And they all lived happily ever after?

All’s Well that ends Well National Theatre. London 24 August 2009.

All’s Well is quite a dark play really, for a comedy that is. Similar in tone to Measure for Measure, All’s Well has at its heart the plucky determination of the brave Helena. Doggedly she has set her heart upon the pompous little poltroon Bertram.

In this production Bertram starts off playing about on stage with a toy sword in slow motion matrix style. As he does so he is lit in silhouette with tall shadow-craggy castles looming over and the shade of rooks sweeping over head. The castle is lit with dusky silver giving the whole stage an ethereal yet sinister edge- like true fairy tales.

As Helena makes her way to court to chance her heart the stage become slowly filled with gold but as our intrepid heroine plods slowly along the edge of the gothic ravines all we see is her red cape and sparkly shoes; a cross between little red riding hood and Dorothy in Oz. Visually this was a splendid piece, the stage bathed in bright sparkling radiance or filled with echo-shadowlands. Crowds of victorious soldiers swept in slow mo across the stage wielding flags and cheering, women in vibrant fifties costume gaze on through fairy lit olive groves,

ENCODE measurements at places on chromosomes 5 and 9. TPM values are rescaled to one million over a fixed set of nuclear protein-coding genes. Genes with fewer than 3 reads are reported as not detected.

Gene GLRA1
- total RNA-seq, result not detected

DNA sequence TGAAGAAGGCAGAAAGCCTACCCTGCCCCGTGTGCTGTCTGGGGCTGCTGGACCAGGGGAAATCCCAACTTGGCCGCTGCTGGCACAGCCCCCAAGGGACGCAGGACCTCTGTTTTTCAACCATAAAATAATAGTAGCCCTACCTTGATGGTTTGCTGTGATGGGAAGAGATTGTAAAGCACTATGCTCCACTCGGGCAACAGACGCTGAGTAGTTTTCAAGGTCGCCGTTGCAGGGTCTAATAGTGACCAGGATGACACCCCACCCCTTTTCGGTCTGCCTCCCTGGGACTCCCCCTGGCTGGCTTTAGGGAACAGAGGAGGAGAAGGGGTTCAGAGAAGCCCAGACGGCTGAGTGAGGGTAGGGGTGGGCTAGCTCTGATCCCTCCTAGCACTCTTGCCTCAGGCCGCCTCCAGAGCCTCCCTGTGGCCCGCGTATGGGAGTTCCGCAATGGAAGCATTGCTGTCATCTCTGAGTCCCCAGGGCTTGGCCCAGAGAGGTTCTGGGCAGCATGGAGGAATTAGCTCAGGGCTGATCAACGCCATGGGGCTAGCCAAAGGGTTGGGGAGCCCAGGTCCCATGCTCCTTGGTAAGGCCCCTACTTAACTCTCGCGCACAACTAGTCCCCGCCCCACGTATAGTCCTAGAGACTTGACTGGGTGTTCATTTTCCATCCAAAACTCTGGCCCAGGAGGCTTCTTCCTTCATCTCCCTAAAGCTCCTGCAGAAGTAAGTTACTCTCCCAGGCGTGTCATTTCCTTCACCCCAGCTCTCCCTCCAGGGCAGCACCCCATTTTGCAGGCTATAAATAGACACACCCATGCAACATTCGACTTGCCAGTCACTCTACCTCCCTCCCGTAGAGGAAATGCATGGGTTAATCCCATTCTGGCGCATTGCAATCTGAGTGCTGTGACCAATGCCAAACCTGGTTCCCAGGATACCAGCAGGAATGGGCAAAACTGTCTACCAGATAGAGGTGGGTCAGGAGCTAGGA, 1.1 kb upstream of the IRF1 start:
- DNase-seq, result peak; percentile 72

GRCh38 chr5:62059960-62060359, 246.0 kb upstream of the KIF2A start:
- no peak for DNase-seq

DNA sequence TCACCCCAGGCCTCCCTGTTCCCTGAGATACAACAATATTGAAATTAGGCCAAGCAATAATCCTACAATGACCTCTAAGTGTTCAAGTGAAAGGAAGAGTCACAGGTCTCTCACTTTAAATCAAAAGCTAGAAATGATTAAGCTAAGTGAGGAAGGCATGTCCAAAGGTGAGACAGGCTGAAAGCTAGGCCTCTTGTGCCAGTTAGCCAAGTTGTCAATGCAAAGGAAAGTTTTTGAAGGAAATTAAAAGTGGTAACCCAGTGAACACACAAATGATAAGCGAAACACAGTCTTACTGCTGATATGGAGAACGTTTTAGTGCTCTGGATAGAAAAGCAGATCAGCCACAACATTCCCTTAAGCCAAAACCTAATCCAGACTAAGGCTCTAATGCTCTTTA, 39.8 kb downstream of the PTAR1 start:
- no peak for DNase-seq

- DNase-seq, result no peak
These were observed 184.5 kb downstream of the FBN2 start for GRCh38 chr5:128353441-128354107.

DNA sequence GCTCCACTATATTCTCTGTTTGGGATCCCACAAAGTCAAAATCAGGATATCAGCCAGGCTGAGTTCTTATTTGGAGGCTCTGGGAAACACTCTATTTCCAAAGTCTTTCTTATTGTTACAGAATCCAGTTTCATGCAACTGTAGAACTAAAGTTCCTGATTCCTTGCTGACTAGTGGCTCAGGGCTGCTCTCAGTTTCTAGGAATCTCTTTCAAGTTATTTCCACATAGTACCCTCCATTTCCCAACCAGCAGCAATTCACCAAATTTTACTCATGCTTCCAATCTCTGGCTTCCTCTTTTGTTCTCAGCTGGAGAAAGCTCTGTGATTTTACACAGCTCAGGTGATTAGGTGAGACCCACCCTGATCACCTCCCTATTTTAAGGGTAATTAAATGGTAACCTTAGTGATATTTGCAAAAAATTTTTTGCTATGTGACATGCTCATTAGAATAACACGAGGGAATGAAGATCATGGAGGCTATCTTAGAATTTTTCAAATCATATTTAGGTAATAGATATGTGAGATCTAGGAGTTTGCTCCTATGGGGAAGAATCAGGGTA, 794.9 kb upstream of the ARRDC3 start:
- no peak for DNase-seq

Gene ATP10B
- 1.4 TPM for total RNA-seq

As to performances Oliver Ford Davies was as always excellent in the role of fusty aged King, bumbling and harrumphing his way through ill heath then good. Claire Higgins was excellent as the Countess; imperious enough to be convincing but other than Helena being one of the few sources of warmth in her frosty castle. She seems a vaguely aware that Bertram is a fatuous youth whilst Helena is the true sources of goodness. Given the sparkly shoes and cape for her journey, the countess functions as a kind of fairy godmother.

Michelle Terry as Helena was suitably feisty, donning playboy outfit with fox ears to lure Bertram into the bed trick and Conleth Hill as Parolles was cringy and strangely likeable as he should be.

In the best of all fairy tales this production went for a slightly darker underbelly at the end of the story; more Hans Christian Anderson less Disney. As Bertram and Helena are finally ‘happily’ married- compete with Ok style celebrity photos- the lights dim as the happy couple look out to the audience, staring, bemused, and verging on horrified.

Happily ever after?


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